The estuary is harmed when levels reach 2,800 cubic feet per second or above. Water quality scientists say as much as 27,000 cubic feet (about 300 million gallons a day) ran down the river in the wake of Irma.

    http://www.news-press.com/story/news...bee/680503001/
    "The test of a first-rate intelligence is the ability to hold two opposed ideas in the mind at the same time, and still retain the ability to function." F. Scott Fitzgerald

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  9. #19
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    Quote Originally Posted by MonkeyBox Slider View Post
    So they release water from the lake in overflow basins C23 and C24 where somehow the overflow basins pick up phosphorous? And SFWMD blames the problem on the river, canal and basins. They ignore all the Ag runoff coming from the Kissimmee river basin. Hogwash and BS, literally and figuratively.
    "The test of a first-rate intelligence is the ability to hold two opposed ideas in the mind at the same time, and still retain the ability to function." F. Scott Fitzgerald

    "Prediction is very difficult, especially if it's about the future." Niels Bohr

  10. #20
    Senior Member lemaymiami's Avatar
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    Two things to remember about water quality issues up that way - the first and primary is that the natural waters here are (were) almost nutrient free... that's what formed and sustained the Everglades to the south. Interrupt that flow of water or add nutrients, even in small amounts... causes lots of problems downstream (and no or very little water coming south is just as big a problem in season -when it's supposed to flow that way...). Over the years the amount of added nutrients from all sources (but mainly agriculture) has grown and grown. It's very cleanable if you set up marshes designed to remove the additional nutrients - but that will take land, and money to establish them. Where it's been tried -it's worked - and these days more and more agricultural interests have been cleaning up their discharges to the point where they're not loaded with nutrients at all.... so we do have some good prospects in that arena...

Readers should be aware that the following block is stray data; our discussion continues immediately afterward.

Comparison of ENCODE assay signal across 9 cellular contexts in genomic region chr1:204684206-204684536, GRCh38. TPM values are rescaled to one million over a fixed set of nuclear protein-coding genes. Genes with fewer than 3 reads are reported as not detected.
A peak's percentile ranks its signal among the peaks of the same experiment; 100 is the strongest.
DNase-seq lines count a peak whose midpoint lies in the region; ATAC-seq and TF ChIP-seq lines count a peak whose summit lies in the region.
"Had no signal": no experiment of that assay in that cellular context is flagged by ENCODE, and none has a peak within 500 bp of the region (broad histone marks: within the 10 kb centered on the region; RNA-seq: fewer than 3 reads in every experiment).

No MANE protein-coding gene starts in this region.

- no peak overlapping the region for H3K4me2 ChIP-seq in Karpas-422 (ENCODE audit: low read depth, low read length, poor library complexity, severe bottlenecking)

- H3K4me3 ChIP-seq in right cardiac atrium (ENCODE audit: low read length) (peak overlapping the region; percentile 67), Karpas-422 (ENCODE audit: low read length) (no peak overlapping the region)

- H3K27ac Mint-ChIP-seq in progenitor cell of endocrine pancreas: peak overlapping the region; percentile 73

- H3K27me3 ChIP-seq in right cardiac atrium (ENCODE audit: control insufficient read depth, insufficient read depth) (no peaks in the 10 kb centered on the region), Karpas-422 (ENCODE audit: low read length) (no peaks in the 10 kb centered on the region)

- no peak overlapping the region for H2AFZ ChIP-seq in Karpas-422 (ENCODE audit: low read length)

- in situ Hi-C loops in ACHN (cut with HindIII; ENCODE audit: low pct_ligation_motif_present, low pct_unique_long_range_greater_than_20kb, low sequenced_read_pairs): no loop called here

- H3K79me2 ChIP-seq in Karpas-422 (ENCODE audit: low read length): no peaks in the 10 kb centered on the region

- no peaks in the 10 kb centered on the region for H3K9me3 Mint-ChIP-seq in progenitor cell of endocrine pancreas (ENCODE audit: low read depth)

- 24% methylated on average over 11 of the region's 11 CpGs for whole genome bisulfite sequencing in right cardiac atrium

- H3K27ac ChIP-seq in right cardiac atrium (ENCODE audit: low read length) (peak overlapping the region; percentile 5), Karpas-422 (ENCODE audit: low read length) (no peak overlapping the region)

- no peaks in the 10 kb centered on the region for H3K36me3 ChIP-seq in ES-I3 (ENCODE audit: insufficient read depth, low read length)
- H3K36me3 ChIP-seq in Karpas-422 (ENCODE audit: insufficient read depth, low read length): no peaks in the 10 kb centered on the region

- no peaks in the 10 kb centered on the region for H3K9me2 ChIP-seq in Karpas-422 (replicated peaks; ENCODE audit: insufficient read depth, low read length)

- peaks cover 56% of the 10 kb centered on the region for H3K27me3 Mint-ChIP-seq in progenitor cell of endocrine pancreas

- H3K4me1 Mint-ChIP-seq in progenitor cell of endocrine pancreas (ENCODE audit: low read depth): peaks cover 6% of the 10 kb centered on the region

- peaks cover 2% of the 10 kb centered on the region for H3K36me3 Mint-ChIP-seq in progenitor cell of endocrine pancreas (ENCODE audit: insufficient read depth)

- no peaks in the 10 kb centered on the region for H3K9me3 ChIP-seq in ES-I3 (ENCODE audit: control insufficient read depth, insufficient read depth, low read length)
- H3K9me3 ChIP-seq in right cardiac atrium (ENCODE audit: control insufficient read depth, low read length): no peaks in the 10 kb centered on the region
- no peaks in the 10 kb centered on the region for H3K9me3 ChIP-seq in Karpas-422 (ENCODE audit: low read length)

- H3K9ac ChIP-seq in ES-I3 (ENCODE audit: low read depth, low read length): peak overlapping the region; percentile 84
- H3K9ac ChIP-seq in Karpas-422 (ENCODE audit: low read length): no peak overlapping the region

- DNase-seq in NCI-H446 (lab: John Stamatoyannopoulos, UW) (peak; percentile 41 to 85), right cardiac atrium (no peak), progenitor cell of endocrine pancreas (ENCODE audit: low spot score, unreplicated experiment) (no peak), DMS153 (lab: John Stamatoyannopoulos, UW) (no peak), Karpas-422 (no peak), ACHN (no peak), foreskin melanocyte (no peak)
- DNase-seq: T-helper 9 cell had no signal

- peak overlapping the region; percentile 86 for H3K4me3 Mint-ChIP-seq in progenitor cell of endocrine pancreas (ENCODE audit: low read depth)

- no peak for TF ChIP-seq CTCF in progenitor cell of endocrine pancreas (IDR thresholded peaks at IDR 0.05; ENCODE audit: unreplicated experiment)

Secondly, when the Corps releases water from the big lake it's only about safety -nothing else (unless we're somehow able to keep their feet in the fire...). Way back in the 1920's a terrible flood event occurred during a hurricane -and it killed hundreds and hundreds of folks south of Lake Okeechobee. That's why the current dike was built ten years later - and it's been there ever since... Whenever they believe the water level in the lake might possibly threaten that dike they'll discharge waters - and get it done as quickly as possible (remember their focus is the dike - not the water quality..).

    As I've said before - we don't have any problems - we didn't create ourselves... and fixing this mess will take a ton of money (and years of effort...) but it is do-able....